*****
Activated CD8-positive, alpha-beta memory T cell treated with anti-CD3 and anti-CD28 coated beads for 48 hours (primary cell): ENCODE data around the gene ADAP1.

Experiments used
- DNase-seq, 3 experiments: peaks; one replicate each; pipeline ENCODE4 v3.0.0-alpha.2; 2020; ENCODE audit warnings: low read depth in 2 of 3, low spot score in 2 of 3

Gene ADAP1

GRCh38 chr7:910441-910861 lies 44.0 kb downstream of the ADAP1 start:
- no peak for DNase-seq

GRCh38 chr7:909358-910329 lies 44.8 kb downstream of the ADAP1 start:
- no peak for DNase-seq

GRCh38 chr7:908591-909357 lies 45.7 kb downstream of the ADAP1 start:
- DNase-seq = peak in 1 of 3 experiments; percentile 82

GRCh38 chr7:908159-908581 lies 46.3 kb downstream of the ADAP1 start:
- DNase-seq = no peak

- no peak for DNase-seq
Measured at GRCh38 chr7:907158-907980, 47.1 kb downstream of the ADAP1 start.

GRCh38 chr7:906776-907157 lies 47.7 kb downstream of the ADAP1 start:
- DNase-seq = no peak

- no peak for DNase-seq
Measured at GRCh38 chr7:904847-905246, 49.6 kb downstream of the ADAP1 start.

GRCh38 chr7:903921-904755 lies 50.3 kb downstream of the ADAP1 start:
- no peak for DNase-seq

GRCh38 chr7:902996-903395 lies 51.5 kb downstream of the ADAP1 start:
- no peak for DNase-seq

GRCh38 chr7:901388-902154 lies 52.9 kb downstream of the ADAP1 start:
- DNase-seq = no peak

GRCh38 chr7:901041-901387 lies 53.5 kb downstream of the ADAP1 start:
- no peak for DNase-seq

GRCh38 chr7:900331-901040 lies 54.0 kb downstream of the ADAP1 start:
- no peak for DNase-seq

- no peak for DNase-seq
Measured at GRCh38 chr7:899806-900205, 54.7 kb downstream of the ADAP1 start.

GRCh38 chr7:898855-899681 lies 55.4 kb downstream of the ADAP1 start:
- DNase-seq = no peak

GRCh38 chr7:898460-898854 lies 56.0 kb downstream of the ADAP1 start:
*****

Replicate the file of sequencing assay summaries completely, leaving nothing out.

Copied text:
Activated CD8-positive, alpha-beta memory T cell treated with anti-CD3 and anti-CD28 coated beads for 48 hours (primary cell): ENCODE data around the gene ADAP1.

Experiments used
- DNase-seq, 3 experiments: peaks; one replicate each; pipeline ENCODE4 v3.0.0-alpha.2; 2020; ENCODE audit warnings: low read depth in 2 of 3, low spot score in 2 of 3

Gene ADAP1

GRCh38 chr7:910441-910861 lies 44.0 kb downstream of the ADAP1 start:
- no peak for DNase-seq

GRCh38 chr7:909358-910329 lies 44.8 kb downstream of the ADAP1 start:
- no peak for DNase-seq

GRCh38 chr7:908591-909357 lies 45.7 kb downstream of the ADAP1 start:
- DNase-seq = peak in 1 of 3 experiments; percentile 82

GRCh38 chr7:908159-908581 lies 46.3 kb downstream of the ADAP1 start:
- DNase-seq = no peak

- no peak for DNase-seq
Measured at GRCh38 chr7:907158-907980, 47.1 kb downstream of the ADAP1 start.

GRCh38 chr7:906776-907157 lies 47.7 kb downstream of the ADAP1 start:
- DNase-seq = no peak

- no peak for DNase-seq
Measured at GRCh38 chr7:904847-905246, 49.6 kb downstream of the ADAP1 start.

GRCh38 chr7:903921-904755 lies 50.3 kb downstream of the ADAP1 start:
- no peak for DNase-seq

GRCh38 chr7:902996-903395 lies 51.5 kb downstream of the ADAP1 start:
- no peak for DNase-seq

GRCh38 chr7:901388-902154 lies 52.9 kb downstream of the ADAP1 start:
- DNase-seq = no peak

GRCh38 chr7:901041-901387 lies 53.5 kb downstream of the ADAP1 start:
- no peak for DNase-seq

GRCh38 chr7:900331-901040 lies 54.0 kb downstream of the ADAP1 start:
- no peak for DNase-seq

- no peak for DNase-seq
Measured at GRCh38 chr7:899806-900205, 54.7 kb downstream of the ADAP1 start.

GRCh38 chr7:898855-899681 lies 55.4 kb downstream of the ADAP1 start:
- DNase-seq = no peak

GRCh38 chr7:898460-898854 lies 56.0 kb downstream of the ADAP1 start: